Sunday, August 05, 2018

Should I lie to keep a surprise?

"I don't like to lie," C.E., a reader from Southeastern United States, tells me. It would be refreshing to believe that she is in good company.

Typically, C.E. doesn't find herself in a position of even being tempted to lie, she says. But that recently changed.

Some members of her family decided to throw a surprise birthday party for one of her close relatives. Knowing that C.E. and the recipient of the surprise party were close, C.E. was enlisted to help with the planning and with the effort to keep the soiree a tightly guarded secret.

"She and I talk regularly," C.E. says about her relative. While they live in different parts of the country, they also visit one another during the summer, just around the time the party was planned to take place.

"I don't want to ruin the surprise," C.E. says, but she also doesn't want to lie to keep the surprise element in place.

But, she wants to know, if it would be wrong to lie if she had to in this particular instance, or if it would be better to spill the beans on the surprise rather than lie about it.

C.E.'s is likely a situation many of us find ourselves in from time to time. Lying might seem like the only route to take to do something perceived to be nice for someone else. Justifying that a small lie might do no harm seems easy enough.

I'm not convinced C.E.'s only choices are to lie or to spoil the secret.

Years ago, Rushworth M. Kidder, the late co-founder of the Institute for Global Ethics, told me about some advice he offered in a different situation where trying to decide how to keep a secret without lying proved challenging.

"You have to come to terms with how to approach issues like this where you can't divulge all of the information, but to do it without lying," Kidder told me. He went on to tell me about a woman he knew who once told him how she handled such situations: "I really find that I don't ever have to lie; I have too big a vocabulary."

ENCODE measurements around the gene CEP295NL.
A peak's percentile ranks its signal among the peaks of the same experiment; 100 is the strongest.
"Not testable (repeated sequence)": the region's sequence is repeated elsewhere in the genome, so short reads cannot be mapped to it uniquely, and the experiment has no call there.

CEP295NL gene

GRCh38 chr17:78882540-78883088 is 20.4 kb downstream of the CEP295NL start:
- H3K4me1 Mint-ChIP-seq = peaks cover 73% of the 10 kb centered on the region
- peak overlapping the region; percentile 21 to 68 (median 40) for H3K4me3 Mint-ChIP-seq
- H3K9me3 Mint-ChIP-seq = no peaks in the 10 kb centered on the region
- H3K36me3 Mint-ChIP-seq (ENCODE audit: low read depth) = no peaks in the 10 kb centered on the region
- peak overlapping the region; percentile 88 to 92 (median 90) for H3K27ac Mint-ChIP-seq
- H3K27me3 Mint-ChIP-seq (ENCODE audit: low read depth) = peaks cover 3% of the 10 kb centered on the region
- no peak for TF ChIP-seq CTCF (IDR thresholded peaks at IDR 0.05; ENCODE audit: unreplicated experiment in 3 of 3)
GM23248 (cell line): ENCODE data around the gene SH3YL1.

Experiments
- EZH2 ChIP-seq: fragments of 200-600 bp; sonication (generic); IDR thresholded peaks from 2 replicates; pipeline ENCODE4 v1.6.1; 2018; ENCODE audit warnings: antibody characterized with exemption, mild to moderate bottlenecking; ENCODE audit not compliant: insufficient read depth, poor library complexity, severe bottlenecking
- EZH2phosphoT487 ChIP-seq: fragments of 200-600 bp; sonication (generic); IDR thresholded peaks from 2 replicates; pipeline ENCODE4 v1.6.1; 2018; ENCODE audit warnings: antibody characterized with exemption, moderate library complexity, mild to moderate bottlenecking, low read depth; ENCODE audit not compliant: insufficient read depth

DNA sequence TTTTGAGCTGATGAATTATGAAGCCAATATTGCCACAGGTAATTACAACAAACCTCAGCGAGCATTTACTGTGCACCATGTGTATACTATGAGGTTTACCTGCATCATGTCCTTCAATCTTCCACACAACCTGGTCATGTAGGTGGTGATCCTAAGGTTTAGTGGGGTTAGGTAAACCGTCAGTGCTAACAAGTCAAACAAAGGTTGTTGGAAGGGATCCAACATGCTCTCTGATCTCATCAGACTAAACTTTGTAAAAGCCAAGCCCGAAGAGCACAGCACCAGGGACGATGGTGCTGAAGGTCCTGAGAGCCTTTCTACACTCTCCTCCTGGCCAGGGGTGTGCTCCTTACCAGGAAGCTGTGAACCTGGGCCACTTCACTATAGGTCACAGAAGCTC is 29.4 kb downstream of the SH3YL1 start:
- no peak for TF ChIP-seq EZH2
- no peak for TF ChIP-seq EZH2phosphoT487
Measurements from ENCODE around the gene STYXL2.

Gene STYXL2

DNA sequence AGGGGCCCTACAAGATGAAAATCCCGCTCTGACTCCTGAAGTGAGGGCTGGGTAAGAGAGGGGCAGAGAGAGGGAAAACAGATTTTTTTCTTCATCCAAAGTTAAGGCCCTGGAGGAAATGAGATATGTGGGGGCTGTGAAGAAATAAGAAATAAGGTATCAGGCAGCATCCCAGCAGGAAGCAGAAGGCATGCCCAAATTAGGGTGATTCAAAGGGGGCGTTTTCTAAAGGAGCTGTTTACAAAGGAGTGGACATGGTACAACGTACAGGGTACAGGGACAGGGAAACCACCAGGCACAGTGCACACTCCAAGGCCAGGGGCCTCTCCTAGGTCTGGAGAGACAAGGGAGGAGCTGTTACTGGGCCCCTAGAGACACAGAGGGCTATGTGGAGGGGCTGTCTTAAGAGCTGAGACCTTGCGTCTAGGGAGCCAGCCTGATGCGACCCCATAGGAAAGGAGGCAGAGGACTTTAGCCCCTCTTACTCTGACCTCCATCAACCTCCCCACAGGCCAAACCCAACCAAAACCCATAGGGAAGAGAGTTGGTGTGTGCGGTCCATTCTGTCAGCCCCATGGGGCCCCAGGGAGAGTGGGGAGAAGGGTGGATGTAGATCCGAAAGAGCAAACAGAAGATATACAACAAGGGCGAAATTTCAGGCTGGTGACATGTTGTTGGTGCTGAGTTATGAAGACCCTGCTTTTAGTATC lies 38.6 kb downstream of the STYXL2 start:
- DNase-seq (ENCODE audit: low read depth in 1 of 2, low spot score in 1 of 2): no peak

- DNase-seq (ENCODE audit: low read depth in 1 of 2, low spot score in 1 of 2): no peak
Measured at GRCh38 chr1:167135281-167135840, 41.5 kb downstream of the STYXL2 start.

When keeping a confidence of any sort -- whether it's about an upcoming surprise party or upcoming layoffs about which only you and a few other managers might know -- lying should not be the go-to tactic. Instead, choosing responses to questions carefully and honestly without revealing more than you want to seems the right thing to do.

Of course, if C.E.'s relative comes right out and asks, "Are you having a surprise party for me?" that puts her in a quandary. If she says, "No," she'll know she's lying. If she says, "Yes," she'll spoil the secret. If she simultaneously wants to maintain her honesty and the element of surprise, the right thing is to change the subject as deftly as possible and move on.

Keeping a surprise party a secret from the honoree is always a challenge. But once C.E. decided she doesn't want to lie, her choice was made and she needs to find a way to stay true to her conviction. Or she could just avoid as many of her relative's calls as possible until the day of the party. 

Jeffrey L. Seglin, author of The Simple Art of Business Etiquette: How to Rise to the Top by Playing Nice, is a senior lecturer in public policy and director of the communications program at Harvard's Kennedy School. He is also the administrator of, a blog focused on ethical issues. 

Do you have ethical questions that you need answered? Send them to 

Follow him on Twitter: @jseglin 


1 comment:

Unknown said...

If this is the biggest problem C. E. has, s/he is indeed a lucky person.

C. E., it is not a lie to keep information to yourself. In many if not most cases, it's just common sense. You are not are just not telling.